modern rock musicians, poorstacy, young culture, coach party, like machines
[Photos via: POORSTACY/YouTube, Young Culture/YouTube, Coach Party/Spotify, Like Machines/Spotify]

It seems like every few years there is a debate, often caused by KISS vocalist Gene Simmons, about whether or not rock music is dead. 

Simmons particularly has pointed the finger at many factors that he believes “killed” rock music, such as record companies in 2014. More recently, he blamed streaming services such as Spotify for the supposed demise of the genre.

Read more: 10 bonus tracks from the 2000s that should’ve made it on the album

However, the debate always receives some backlash because it ignores all of the bands that are releasing great music, thereby not only making rock music but expanding the boundaries of what it can be. 

To prove that rock is alive and well, at least as far as we’re concerned, here are 10 new bands that prove the genre isn’t dead. 

Young Culture

Pop-punk unit Young Culture from Albany, New York, are the product of three childhood friends who reunited after years apart over their love for music. Last year, the trio released their self-titled debut album that sounds like old-school pop punk meets the 1975, which can be heard in tracks such as “Better Off As Friends” and “Fantasy.” 

Nolan Potter’s Nightmare Band

Nolan Potter’s Nightmare Band prove that prog-rock lives on. The Austin-based group use strings, keys, guitars and other instruments to make music that feels like a lucid dream. While their only studio album is their 2019 LP, Nightmare Forever, we can’t wait to see what they put out next.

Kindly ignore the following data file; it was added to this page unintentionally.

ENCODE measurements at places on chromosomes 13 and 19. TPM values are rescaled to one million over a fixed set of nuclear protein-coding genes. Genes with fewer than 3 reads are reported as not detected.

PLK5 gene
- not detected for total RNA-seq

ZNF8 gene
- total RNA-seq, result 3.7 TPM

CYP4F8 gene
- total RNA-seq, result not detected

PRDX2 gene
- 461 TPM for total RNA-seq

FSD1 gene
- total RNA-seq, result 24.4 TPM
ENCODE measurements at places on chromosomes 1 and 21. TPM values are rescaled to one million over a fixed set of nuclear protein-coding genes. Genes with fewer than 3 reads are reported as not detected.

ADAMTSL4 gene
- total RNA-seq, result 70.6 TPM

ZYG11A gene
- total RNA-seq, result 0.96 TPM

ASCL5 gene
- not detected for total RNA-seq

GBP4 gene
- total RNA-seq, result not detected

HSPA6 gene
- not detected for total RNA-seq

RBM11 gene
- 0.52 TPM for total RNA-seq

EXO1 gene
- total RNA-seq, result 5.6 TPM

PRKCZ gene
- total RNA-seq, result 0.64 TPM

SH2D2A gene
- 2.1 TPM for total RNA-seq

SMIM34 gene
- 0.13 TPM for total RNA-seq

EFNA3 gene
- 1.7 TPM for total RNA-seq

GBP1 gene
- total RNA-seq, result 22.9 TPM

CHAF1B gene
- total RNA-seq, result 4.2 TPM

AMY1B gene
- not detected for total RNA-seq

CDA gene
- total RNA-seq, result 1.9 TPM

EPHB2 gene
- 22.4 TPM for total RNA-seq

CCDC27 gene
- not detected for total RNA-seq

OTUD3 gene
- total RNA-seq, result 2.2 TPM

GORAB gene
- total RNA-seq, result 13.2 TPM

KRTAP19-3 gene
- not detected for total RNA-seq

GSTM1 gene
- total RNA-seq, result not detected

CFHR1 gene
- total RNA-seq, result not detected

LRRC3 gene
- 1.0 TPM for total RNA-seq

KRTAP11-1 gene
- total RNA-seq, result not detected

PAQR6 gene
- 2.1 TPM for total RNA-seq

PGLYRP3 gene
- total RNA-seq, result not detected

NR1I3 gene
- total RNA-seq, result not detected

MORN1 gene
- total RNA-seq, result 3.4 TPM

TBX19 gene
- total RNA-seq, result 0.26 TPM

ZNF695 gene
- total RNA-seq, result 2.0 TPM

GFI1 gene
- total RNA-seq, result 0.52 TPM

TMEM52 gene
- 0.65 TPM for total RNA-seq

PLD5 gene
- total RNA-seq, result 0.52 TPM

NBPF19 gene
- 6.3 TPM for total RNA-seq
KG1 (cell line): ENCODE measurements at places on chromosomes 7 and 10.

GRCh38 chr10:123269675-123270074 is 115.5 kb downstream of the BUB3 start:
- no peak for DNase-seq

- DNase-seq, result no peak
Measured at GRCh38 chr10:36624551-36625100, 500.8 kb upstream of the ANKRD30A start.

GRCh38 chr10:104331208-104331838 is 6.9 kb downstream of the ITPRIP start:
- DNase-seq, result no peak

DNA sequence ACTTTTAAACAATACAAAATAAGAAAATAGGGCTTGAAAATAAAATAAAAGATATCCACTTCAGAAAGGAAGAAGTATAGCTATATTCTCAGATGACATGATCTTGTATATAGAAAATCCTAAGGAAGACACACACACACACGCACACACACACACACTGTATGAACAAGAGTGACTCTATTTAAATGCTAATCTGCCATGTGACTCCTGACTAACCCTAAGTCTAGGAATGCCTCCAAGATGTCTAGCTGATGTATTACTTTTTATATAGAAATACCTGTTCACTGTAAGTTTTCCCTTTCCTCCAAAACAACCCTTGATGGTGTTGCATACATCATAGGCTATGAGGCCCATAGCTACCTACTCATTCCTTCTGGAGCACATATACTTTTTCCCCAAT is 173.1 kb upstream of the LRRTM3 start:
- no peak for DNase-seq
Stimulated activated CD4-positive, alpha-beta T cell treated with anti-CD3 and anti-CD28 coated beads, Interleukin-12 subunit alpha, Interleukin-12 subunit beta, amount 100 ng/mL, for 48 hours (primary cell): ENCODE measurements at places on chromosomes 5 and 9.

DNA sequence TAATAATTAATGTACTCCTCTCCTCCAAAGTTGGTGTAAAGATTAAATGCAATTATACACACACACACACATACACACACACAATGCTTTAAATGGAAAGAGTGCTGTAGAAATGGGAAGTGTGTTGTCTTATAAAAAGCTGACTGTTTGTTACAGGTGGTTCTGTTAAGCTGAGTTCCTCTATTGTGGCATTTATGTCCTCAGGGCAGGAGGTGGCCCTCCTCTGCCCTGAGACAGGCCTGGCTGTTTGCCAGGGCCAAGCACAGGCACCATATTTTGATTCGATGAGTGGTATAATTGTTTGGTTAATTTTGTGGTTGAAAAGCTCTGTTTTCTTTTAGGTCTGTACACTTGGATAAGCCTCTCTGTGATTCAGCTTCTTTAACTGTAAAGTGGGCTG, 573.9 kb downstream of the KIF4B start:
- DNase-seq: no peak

POORSTACY

POORSTACY is a modern-day rock star, taking edgy SoundCloud rap and giving it a gritty pop-punk spin. He’s skilled in both rapping and singing, so songs such as “Hills Have Eyes” (produced by Travis Barker) compared with “make up” sound like work from two totally different artists. He dropped his full-length debut, The Breakfast Club, in 2020 that not only combines rap and pop punk but also steady emo, dreamy indie and catchy pop to make a sound all his own. 

Meet Me @ The Altar

Sorry not sorry. We won’t stop gushing about Meet Me @ The Altar. They’re changing the rules of pop punk, and they haven’t even put out their debut album yet. “Garden” sounds like a Warped Tour anthem with a modern-day spin, and we won’t be surprised if these ladies become the biggest band in the scene. 

Superbloom

Brooklyn-based Superbloom sound like Nirvana meets shoegaze. They’re a gritty grunge-leaning band through and through—just listen to their latest track “No Name” or their acoustic EP, Quarantine Dream. And once you hear those, you’ll be just as excited as we are for the quartet to release their debut LP sometime soon. 

Courting

Courting are making laid-back punk music that’s not in your face but commands your attention. The band are reminiscent of Iggy Pop and Talking Heads, which can be heard in their critique on consumerism, “Popshop!” They’re gearing up to release their debut EP, Grand National, in April, so there’s plenty to come. 

Dirty Honey

Dirty Honey create old-school rock ‘n’ roll with a whole new twist. This L.A. band will trick classic-rock fans into thinking they’re an act from the past. However, they’ve only released one EP in 2019 and a few singles more recently. Check out “California Dreamin’” if you need a heavy dose of guitar jams, which sounds like it could have been a Guns N’ Roses track. 

Like Machines

If you’re looking for a modern-day Black Sabbath, look no further than Like Machines. They’re not afraid of heavy guitar, drum solos and a little screaming now and then. If you think rock music is dead, listen to their 2020 EP, Hear Freedom Ring, and come back to us. 

Coach Party

U.K.-based surf-rock band Coach Party can be punk and in your face or can create indie tracks that make you feel like heading straight to the beach. And if that sounds like something you need on your playlist, check out their 2020 EP, Party Food

Spyres

Spyres have only put out three singles, and it makes us more excited for what’s to come for the U.K.-based band. Perfectly blending pop and guitar rock, their latest track “I Don’t Care” exudes youthful angst in the best way possible.